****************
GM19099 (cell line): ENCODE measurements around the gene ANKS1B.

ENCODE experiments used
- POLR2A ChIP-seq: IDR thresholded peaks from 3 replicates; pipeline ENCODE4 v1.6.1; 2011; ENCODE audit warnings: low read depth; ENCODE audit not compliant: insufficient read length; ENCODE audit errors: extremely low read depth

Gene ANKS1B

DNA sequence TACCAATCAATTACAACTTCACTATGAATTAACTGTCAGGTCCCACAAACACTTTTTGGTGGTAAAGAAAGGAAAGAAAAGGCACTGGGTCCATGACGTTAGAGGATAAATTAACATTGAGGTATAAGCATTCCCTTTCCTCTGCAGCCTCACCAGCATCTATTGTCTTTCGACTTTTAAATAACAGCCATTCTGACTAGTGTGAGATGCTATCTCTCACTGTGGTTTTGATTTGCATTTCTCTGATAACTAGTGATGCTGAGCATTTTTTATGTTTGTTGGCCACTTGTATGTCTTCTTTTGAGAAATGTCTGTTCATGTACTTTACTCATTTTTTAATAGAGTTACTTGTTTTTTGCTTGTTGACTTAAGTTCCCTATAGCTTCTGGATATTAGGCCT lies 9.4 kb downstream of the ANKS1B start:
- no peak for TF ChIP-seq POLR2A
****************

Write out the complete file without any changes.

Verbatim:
GM19099 (cell line): ENCODE measurements around the gene ANKS1B.

ENCODE experiments used
- POLR2A ChIP-seq: IDR thresholded peaks from 3 replicates; pipeline ENCODE4 v1.6.1; 2011; ENCODE audit warnings: low read depth; ENCODE audit not compliant: insufficient read length; ENCODE audit errors: extremely low read depth

Gene ANKS1B

DNA sequence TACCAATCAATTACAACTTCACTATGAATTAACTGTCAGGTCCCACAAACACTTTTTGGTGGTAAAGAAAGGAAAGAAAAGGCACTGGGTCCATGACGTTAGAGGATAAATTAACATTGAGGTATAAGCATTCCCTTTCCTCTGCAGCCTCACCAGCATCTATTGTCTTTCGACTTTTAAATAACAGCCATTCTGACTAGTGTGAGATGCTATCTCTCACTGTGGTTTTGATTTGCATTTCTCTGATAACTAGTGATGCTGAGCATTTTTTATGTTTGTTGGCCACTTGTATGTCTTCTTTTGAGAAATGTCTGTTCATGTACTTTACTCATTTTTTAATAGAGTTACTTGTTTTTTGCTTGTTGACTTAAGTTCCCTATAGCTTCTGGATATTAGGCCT lies 9.4 kb downstream of the ANKS1B start:
- no peak for TF ChIP-seq POLR2A